The other 'project' I'd signed onto was to investigate "Gorelick's Wall". If I'm understanding correctly, the memorandum that's been given that name had the purpose of raising a standard for information sharing within the FBI--not between the FBI and the CIA. The FBI has an intelligence-gathering branch, as well as its criminal investigatory branch. To successfully prosecute a criminal case, the procedures have to be carefully followed. Any appearance that evidence in a criminal case had been influenced by information from the intelligence-gathering branch could result in a case's dismissal. Thus the raising of the standard to prevent the appearance of misconduct.
I was listening to an interview with Phillip Shenon, a reporter who covered the 9-11 Commission investigating the terror attacks. After the Commission concluded he continued to follow them and did further research that resulted in a book: "The Commission: The Uncensored History of the 9/11 Investigation. He said that John Ashcroft, then attorney general of the United States was expecting to be questioned rather harshly by the commission and so declassified Gorelick's memo. His purpose was to claim that her policy had so hampered communication between the law enforcement agencies they could not function effectively--to deflect any question of inaction or indifference on his part. He also cast doubt on Gorelick's membership on the commission, whether or not she had a conflict of interest.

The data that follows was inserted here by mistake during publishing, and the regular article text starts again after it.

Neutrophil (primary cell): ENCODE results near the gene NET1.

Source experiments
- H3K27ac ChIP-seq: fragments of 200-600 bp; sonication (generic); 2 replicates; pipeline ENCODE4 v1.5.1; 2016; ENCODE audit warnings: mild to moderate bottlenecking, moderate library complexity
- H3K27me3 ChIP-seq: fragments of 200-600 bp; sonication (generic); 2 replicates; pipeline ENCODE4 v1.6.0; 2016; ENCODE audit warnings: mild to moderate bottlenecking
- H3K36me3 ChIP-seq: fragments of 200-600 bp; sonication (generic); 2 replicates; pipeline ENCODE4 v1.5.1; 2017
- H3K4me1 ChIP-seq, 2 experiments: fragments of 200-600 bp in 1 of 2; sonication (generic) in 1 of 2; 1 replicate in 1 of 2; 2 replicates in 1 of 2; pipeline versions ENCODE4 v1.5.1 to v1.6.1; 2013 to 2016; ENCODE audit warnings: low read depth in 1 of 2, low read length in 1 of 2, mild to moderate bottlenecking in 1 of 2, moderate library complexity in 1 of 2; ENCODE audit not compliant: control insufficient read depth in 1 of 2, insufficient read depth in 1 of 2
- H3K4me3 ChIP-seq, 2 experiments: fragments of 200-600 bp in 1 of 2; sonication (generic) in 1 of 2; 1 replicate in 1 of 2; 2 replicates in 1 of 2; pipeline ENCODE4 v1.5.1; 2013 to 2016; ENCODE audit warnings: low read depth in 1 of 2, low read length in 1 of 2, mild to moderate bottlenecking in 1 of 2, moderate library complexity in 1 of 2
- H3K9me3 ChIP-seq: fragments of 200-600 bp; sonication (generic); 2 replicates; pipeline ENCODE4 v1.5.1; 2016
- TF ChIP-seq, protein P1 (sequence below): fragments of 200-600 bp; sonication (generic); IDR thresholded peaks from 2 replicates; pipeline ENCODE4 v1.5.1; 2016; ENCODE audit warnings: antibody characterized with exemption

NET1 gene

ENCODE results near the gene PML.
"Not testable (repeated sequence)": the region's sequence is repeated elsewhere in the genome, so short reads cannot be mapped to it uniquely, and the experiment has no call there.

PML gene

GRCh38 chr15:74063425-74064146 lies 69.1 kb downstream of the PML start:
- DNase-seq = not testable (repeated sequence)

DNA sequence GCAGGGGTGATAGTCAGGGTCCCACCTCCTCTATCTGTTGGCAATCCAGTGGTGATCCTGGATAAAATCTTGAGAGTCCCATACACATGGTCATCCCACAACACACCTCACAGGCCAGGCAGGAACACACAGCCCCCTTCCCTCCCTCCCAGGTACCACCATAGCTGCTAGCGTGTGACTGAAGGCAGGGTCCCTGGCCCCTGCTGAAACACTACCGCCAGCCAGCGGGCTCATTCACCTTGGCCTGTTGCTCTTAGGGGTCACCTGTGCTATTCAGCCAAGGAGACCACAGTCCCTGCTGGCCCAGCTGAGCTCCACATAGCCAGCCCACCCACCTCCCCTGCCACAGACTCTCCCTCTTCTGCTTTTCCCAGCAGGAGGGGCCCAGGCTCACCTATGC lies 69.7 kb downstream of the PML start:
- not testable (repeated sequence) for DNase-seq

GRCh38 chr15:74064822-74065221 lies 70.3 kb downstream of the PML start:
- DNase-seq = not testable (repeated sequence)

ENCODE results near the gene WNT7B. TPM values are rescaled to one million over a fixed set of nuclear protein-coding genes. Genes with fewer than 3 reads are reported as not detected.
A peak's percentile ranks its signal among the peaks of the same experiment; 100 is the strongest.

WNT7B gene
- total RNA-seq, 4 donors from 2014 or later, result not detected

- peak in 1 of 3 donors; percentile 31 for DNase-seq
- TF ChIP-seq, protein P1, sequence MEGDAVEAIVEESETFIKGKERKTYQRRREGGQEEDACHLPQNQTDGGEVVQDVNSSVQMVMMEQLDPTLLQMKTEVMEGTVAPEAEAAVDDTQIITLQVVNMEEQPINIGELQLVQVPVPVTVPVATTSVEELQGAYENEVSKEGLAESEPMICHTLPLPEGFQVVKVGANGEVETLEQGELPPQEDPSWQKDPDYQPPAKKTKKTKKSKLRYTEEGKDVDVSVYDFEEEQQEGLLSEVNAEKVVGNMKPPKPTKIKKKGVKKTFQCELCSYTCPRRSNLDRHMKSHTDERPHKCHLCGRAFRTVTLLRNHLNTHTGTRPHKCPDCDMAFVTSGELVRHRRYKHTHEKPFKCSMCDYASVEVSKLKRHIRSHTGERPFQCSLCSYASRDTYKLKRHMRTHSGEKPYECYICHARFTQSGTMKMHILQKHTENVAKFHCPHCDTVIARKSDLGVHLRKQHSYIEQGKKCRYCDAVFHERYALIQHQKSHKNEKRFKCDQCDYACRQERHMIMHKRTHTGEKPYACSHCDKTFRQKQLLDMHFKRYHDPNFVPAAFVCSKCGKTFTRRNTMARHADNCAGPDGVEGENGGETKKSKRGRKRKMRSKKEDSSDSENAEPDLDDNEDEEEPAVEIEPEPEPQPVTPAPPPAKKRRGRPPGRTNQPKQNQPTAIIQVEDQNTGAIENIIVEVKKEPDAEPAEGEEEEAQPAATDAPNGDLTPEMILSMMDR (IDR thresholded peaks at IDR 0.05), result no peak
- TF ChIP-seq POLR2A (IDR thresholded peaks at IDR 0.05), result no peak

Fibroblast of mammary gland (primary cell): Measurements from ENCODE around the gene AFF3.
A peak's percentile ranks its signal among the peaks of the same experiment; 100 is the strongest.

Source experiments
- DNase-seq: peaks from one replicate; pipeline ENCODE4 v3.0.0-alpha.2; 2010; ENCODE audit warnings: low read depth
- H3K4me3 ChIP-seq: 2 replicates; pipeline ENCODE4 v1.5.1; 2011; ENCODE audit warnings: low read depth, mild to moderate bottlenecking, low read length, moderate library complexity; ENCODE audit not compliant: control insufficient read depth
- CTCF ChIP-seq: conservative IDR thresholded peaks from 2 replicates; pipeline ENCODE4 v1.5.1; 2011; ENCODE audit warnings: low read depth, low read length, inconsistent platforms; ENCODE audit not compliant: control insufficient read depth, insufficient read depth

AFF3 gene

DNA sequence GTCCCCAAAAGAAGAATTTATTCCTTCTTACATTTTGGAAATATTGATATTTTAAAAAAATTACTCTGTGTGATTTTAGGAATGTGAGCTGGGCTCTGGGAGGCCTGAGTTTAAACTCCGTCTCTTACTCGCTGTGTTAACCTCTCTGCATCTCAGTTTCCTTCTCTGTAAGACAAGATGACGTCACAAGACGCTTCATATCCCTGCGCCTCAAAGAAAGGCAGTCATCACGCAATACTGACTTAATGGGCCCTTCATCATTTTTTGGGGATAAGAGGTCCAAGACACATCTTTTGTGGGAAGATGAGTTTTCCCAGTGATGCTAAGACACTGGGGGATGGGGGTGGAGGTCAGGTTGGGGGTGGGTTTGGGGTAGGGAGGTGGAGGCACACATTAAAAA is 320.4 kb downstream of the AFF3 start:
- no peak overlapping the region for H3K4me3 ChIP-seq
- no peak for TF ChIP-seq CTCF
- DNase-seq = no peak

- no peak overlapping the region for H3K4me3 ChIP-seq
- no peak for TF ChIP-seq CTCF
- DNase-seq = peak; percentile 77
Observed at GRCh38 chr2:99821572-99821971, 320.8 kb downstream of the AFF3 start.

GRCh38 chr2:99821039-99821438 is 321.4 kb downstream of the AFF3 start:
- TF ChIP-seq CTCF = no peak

The entire bipartison Commission, according to Shenon unanimously stood behind Gorelick.
I feel fairly satisfied that the issue of Gorelick's Wall is smoke and mirrors.